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Biden departs for Rome to meet Pope and G20 leaders

President Joe Biden and First Lady Jill Biden departed for Rome Thursday for the president's first Group of 20 summit since being sworn-in.   

The White House has given scant details on who Biden will meet with on the sidelines of the weekend summit, but two meetings won't happen for sure - both Russian President Vladimir Putin and Chinese President Xi Jinping will be no-shows at the conference. 

On Tuesday, National Security Advisor Jake Sullivan said he wasn't sure who was coming to Italy to represent Saudi Arabia either, as U.S. gas prices spike.   

President Joe Biden (left) and First Lady Jill Biden (right) depart the White House Thursday afternoon for Rome, Italy, where they'll meet with Pope Francis and then the president will attend the G20 Leaders' Summit 

The president and first lady walk hand-and-hand to Marine One Thursday afternoon 

Biden waves as he boards Air Force One for Rome on Thursday afternoon. He briefly delayed his trip to Italy in order to meet with House Democrats and deliver a speech about where Build Back Better negotiations stand

Officers stand guard around the La Nuvola convention center, which means 'the cloud,' ahead of this weekend's G20 Leaders' Summit in Rome, Italy 

WHO ARE THE MEMBERS OF THE G20?

Argentina

Australia 

Brazil

Canada

China 

France 

Germany

Japan

India 

Indonesia

Italy 

Mexico 

Russia 

Saudi Arabia  

South Africa 

South Korea 

Turkey 

The United Kingdom 

The United States

The European Union 

Spain: a permanent guest  

Additionally, Mexican President Andrés Manuel López isn't attending, and the attendance of Japanese Prime Minister Fumio Kishida isn't likely, as there are lower house elections in the country on Sunday.  

So far, the only bilateral meetings that have been announced will take place Friday, ahead of the main sessions that will take place in the so-called 'cloud,' Rome's La Nuvola New Congress Center. 

After spending time with Pope Francis on Friday, Biden will meet with Italy's President Sergio Mattarella and Prime Minister Mario Draghi, as they represent the host country. 

Biden will have a bilateral meeting with French President Emmanuel Macron on Friday as well. 

That meeting will be the first face-to-face interaction since the French were blindsided by the Australians pulling out of a submarine deal to join a pact with the U.S. and the U.K.

The French were so insulted by the secret deal that they pulled ambassadors from both Australia and the United States.   

After one phone call with Biden, Macron sent U.S. Amb. Philippe Étienne back to Washington, D.C.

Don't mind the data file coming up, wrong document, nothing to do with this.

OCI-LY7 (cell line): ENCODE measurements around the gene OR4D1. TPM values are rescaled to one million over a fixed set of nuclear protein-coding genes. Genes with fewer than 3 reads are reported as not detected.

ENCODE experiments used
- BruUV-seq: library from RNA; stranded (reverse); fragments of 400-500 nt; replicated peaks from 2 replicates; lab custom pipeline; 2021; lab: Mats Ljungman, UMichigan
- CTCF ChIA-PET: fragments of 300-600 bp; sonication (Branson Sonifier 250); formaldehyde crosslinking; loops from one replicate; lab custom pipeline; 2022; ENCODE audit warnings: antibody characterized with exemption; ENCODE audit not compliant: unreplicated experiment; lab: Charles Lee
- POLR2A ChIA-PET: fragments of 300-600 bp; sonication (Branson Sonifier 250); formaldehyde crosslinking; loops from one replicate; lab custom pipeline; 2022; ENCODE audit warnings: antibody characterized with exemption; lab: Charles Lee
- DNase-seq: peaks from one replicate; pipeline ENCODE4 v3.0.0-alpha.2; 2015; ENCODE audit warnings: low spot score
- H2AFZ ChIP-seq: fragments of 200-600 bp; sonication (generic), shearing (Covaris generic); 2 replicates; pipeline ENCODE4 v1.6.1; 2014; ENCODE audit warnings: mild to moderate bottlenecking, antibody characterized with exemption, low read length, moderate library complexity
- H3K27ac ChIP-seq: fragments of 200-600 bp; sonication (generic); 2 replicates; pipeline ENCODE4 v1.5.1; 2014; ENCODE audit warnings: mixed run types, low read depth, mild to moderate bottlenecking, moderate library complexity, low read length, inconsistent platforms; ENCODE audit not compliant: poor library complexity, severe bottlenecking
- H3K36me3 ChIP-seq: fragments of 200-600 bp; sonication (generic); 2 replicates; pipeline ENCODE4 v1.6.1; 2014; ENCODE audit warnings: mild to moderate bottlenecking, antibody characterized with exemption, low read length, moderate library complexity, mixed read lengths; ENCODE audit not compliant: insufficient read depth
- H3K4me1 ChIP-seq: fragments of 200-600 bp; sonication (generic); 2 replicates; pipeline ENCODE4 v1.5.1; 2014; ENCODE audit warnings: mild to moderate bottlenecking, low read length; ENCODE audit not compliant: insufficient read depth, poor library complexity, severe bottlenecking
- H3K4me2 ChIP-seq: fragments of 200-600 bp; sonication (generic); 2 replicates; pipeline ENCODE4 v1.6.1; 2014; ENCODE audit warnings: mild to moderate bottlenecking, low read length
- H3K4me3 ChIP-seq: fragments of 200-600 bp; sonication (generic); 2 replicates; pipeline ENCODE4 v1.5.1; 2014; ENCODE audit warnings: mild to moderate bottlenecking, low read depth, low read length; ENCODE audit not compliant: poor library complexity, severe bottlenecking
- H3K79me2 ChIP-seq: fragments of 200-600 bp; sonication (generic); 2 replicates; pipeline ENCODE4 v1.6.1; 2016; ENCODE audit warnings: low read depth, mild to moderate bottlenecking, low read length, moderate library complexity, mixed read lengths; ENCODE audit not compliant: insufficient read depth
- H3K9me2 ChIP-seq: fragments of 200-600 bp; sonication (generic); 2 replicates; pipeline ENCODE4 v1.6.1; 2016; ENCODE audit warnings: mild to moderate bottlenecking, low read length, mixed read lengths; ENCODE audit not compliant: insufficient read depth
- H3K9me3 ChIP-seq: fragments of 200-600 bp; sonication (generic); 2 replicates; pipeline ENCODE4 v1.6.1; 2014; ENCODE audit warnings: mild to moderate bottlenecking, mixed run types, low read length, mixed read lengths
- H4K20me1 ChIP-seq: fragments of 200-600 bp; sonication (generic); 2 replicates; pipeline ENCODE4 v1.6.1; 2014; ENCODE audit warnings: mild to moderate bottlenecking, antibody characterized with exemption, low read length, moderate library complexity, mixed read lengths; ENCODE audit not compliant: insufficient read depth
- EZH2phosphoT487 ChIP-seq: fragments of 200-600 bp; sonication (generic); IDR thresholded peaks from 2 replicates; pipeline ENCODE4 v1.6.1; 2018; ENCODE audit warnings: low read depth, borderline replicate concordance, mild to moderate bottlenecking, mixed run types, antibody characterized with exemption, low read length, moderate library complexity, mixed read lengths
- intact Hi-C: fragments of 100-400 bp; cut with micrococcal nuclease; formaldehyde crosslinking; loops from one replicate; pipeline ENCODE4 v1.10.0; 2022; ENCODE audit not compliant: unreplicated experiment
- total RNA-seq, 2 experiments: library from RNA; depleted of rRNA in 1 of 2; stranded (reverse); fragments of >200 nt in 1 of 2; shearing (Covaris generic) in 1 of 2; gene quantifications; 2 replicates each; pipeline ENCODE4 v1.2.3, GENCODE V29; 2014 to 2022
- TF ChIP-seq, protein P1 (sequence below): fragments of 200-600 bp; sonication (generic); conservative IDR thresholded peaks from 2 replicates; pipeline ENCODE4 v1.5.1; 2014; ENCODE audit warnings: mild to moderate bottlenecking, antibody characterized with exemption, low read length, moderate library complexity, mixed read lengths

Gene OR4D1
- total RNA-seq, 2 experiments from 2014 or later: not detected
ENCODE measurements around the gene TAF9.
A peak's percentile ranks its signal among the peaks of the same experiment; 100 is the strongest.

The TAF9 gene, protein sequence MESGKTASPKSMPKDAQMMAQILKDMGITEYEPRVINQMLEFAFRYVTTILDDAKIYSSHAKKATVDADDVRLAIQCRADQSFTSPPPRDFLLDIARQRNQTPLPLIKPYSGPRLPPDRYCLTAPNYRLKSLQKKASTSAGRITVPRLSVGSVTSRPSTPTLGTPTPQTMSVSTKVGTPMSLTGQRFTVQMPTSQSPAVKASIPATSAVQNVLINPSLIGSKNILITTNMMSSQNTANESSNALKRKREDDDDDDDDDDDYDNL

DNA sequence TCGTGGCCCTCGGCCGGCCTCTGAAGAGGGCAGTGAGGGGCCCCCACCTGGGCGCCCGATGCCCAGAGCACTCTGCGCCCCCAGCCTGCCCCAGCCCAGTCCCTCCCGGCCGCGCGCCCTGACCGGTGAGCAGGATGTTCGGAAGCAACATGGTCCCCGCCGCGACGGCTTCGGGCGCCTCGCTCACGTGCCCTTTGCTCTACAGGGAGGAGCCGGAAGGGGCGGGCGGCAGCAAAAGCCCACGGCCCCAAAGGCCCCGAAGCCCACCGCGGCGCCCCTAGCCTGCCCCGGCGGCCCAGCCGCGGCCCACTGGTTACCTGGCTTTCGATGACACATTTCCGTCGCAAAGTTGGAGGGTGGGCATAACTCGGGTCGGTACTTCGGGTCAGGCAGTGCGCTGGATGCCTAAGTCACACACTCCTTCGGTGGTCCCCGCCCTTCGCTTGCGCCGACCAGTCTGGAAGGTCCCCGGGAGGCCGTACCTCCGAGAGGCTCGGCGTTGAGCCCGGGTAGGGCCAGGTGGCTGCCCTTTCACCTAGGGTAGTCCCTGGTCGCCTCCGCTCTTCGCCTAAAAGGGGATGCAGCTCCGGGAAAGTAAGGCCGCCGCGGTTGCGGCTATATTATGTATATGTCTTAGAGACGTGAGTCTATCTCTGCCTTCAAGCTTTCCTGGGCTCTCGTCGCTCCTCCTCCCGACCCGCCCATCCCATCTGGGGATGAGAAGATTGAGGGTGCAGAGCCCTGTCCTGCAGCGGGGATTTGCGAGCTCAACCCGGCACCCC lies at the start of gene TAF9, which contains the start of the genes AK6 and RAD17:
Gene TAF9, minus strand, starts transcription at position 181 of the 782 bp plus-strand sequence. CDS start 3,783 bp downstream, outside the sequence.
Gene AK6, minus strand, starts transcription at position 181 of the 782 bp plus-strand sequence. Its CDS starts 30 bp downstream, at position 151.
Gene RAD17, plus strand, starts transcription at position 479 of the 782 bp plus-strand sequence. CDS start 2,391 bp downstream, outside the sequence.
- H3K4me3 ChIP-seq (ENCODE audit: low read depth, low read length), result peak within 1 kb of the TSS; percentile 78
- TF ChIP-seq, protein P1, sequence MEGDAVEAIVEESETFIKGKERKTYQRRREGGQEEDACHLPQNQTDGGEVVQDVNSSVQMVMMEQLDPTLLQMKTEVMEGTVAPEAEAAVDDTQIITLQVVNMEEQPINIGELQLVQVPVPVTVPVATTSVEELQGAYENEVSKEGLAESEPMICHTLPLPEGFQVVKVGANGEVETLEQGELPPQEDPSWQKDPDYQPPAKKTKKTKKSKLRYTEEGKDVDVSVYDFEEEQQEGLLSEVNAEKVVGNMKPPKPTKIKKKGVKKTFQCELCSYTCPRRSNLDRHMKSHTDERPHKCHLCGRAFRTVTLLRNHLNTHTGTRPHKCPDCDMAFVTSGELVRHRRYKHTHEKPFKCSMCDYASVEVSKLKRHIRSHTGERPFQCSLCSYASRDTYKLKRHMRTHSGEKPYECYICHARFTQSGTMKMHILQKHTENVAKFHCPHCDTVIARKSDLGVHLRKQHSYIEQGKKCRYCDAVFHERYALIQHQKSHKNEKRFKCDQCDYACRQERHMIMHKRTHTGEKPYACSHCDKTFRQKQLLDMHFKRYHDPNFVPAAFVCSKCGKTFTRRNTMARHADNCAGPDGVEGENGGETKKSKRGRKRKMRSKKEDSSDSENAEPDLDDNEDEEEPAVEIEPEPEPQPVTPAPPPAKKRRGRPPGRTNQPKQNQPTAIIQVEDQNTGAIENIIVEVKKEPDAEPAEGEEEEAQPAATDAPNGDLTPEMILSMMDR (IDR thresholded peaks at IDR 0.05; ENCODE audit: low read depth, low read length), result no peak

The two leaders spoke again on the phone last week. 

Biden is trying to shore up relations with Europe, while Xi and Putin's absence is being interpreted by some as a snub. 

'If China doesn't come to Rome, if Russia - which has a lot of energy to sell to Europe - doesn't join the G20, I think that this G20 will be a confirmation of European fragility from the energetic point of view,' said Massimo Franco, an international affairs columnist for Italian daily newspaper Corriere della Sera, to The Associated Press. 

Sullivan said Xi and Putin were skipping 'largely, it seems, due to COVID-19.' 

'President Xi has chosen not to attend these summits. He's chosen not to leave China at all in calendar year 2021 to see any leader. That's, of course, his choice,' Biden's national security adviser added. 

Sullivan said he and his Chinese counterpart are working to plan a virtual summit for Biden and Xi before the end of the year. 

'The U.S. and Europe will be there, and they'll be there energized and united at both the G20 and COP26, driving the agenda, shaping the agenda as it relates to these significant international issues,' Sullivan said.  

The G20 is also being dwarfed by the United Nations' COP26 climate summit, which is taking place in Glasgow, Scotland directly afterward. 

Biden will travel there too - and will be joined by former President Barack Obama, who was president when the U.S. originally signed onto the Paris climate accord. 

Former President Donald Trump then pulled the U.S. out of the climate deal. 

Reporters have asked press secretary Jen Psaki for weeks how Biden will show the U.S. is serious about combatting climate change when the reconciliation bill that contains climate change provisions is still a work in progress. 

Biden (left) delayed his departure to Rome by several hours so that he could meet with House Democrats on Capitol Hill. He walks through the Capitol with House Speaker Nancy Pelosi (right) 

On Thursday, Biden announced a new framework for the deal - which included his key climate provisions. 

Other social programs, like paid family leave and two years of free community college, had been pushed out.